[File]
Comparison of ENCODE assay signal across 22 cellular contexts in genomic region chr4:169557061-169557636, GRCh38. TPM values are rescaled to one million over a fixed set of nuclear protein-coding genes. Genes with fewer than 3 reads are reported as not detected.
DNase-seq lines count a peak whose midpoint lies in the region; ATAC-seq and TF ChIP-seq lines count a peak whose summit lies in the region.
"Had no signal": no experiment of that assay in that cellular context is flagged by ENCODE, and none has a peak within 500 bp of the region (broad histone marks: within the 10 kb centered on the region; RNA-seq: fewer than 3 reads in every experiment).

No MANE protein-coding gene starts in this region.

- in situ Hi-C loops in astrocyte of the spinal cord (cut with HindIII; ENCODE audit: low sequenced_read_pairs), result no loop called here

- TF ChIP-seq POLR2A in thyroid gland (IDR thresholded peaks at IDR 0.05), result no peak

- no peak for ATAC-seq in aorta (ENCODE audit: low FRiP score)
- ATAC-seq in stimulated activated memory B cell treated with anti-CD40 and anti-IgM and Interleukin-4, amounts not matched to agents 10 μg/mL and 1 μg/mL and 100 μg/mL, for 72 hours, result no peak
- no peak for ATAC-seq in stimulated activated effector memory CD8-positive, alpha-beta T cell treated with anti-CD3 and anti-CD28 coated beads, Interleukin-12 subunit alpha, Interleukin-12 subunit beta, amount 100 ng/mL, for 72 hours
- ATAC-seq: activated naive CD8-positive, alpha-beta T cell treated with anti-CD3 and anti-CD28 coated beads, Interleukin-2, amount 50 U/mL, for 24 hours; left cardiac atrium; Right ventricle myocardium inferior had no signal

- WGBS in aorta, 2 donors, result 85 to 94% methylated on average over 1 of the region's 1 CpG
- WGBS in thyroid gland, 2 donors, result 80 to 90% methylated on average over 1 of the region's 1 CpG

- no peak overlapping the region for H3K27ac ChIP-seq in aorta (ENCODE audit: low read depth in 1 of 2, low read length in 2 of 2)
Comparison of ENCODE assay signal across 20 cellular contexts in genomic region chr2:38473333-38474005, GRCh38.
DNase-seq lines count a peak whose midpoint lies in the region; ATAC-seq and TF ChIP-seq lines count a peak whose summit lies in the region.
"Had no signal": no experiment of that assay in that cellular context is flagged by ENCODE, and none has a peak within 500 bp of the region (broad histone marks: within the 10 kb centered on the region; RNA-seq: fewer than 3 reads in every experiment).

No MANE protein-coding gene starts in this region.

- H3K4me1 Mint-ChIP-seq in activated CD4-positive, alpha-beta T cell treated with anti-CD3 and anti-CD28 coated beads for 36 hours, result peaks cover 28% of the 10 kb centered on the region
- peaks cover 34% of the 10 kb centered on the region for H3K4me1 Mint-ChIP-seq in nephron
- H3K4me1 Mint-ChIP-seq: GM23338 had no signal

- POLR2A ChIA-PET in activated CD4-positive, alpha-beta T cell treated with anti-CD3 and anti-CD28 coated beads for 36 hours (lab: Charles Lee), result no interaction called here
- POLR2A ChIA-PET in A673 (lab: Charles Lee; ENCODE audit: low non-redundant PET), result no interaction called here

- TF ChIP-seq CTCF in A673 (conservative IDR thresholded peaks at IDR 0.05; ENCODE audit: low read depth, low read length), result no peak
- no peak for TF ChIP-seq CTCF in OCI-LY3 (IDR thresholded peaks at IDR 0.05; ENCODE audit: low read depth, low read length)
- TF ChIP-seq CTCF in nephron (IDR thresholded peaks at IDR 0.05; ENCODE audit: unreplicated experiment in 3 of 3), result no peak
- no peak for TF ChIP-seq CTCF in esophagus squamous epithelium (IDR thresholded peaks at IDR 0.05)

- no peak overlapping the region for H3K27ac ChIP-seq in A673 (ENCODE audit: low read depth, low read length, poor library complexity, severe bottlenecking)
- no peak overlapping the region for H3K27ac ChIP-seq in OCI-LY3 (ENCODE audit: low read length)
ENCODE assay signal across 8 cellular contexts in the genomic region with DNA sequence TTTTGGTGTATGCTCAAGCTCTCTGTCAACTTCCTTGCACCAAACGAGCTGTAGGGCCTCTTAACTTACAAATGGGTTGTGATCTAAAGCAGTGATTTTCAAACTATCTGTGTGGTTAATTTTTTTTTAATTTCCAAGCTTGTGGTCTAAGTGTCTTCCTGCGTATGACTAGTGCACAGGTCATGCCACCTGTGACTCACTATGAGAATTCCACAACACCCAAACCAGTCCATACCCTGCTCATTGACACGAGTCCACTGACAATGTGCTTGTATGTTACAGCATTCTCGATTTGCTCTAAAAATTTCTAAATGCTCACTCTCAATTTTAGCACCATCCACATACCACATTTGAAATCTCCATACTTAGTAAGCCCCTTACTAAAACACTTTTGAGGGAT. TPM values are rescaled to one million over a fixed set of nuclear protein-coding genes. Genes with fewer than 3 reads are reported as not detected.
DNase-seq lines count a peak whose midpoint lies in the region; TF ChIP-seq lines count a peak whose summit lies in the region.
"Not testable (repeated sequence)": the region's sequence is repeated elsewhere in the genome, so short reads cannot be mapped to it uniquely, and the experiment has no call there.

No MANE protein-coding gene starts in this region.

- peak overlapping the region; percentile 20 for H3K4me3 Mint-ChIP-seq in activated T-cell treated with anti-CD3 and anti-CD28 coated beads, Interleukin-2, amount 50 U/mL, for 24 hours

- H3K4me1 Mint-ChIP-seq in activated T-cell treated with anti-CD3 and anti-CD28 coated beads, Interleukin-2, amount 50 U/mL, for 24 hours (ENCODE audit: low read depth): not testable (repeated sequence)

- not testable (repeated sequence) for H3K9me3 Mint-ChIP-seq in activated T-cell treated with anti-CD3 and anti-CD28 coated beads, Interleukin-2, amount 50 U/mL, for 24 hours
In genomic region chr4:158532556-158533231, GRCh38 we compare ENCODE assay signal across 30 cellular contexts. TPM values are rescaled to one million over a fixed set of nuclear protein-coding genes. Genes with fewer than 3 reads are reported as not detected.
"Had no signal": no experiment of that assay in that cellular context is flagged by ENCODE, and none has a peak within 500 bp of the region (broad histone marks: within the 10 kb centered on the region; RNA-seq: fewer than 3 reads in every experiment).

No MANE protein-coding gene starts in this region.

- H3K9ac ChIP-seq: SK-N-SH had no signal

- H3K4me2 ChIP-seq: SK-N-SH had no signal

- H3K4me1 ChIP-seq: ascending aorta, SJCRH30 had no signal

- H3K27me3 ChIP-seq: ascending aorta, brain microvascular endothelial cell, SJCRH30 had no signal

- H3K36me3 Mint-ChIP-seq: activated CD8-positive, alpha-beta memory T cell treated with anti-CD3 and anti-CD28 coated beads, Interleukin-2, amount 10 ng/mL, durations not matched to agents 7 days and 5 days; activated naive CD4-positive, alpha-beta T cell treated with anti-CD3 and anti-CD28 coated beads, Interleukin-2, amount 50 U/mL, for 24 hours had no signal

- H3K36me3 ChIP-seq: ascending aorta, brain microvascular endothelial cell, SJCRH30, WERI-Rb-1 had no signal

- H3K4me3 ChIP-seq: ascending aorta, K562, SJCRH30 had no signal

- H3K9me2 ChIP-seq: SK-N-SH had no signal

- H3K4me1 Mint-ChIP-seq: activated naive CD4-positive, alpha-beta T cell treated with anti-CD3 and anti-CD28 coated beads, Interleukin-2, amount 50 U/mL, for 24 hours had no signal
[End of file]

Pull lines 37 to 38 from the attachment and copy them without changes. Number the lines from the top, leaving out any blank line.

"Had no signal": no experiment of that assay in that cellular context is flagged by ENCODE, and none has a peak within 500 bp of the region (broad histone marks: within the 10 kb centered on the region; RNA-seq: fewer than 3 reads in every experiment).

No MANE protein-coding gene starts in this region.